28th January 2021| Victoria, SeychellesSeychelles reaffirms its commitment to the ocean-climate agenda

Earlier this week, Seychelles along with several other countries, jointly hosted a virtual two-day ocean-climate ambition summit. The purpose of the summit was to maintain engagement and momentum on ocean-climate action which will ultimately set the agenda for the UN Climate Change of Parties (COP26) later this year.

The summit held great significance for Seychelles, which, along with Indonesia, Fiji, Costa Rica, Panama, and Palau sponsored a resolution in 2019 to have a greater recognition of the ocean as part of the United Nations Framework Convention on Climate Change. The resolution resulted in a commitment at COP25, to a call for an ocean-climate dialogue whereby ways and means to strengthen mitigation and adaptation actions could be considered. Seychelles, known for its pioneering financial instruments, such as the Seychelles’ sovereign blue bond, took this opportunity to make a submission with a focus on opportunities for financing and seeking avenues to create synergies between ocean and climate policies. The dialogue was hosted by the UNFCCC in December 2020.

The event this past week is the latest activity in the ocean-climate commitment to keep up this momentum. Although global recognition of the role that oceans play in mitigating the effects of climate change has grown, it is only with the persistent voices and leadership from small islands and other ocean-minded states that a new course can be charted for the integration of the ocean-climate nexus into formal international climate negotiations going forward.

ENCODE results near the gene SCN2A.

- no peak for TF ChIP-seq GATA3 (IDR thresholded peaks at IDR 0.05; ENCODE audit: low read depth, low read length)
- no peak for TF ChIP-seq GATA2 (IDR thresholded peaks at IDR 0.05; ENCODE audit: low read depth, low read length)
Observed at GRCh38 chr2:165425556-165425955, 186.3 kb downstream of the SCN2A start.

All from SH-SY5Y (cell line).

Mr Flavien Joubert, Minister for Agriculture, Climate Change and Environment (MACCE) was invited to make an intervention at the opening session alongside some other ocean leaders. In his remarks, he reminded delegates of the role our “blue carbon” coastal wetlands, namely seagrass meadows, mangroves and saltmarshes play in sequestering vast amounts of carbon, as well as sustaining vital adaptation and ecosystem services for front line communities.

 

He noted the Government’s collaboration with the Seychelles’ Conservation and Climate Adaptation Trust (SeyCCAT), amongst other partners in pioneering research and building capacity to monitor, measure and manage the benefits our coastal wetlands provide so that we can effectively protect and maintain them.

SeyCCAT has been supporting the Government of Seychelles in its endeavour to bring seagrass meadows on the forefront of the country’s climate change adaptation actions. Scientific research is being carried out to quantify their carbon intake and map out the meadows in our waters. The results of this project will enable Seychelles to include seagrass ecosystems in its National Determined Contributions, due for submission in June 2021. This will be in line with the Paris Agreement.

With 1.4 million km2 of water surrounding its islands, it is to be expected that Seychelles would be a tenacious force in advocating for ocean-climate to assume its rightful place in the climate-change fight. The ocean has absorbed much of the increased heat in our atmosphere, with the top 100 meters of ocean showing warming of more than 0.33°C in the past 50 years. In addition to its ability to protect us from the damaging effects of climate change, the ocean is vital to our tourism industry, our health and diet and our economy as a whole given our strategic location to render port services.

Managing the ocean in a sustainable manner is not just the right thing to do but the only option if Seychelles is to leave a conservation legacy for the next generation. It is imperative that its voice and concerns continue to be heard. For Seychelles to ensure this, it has to consistently be innovative and daring in its contributions to the global ocean-climate dialogue.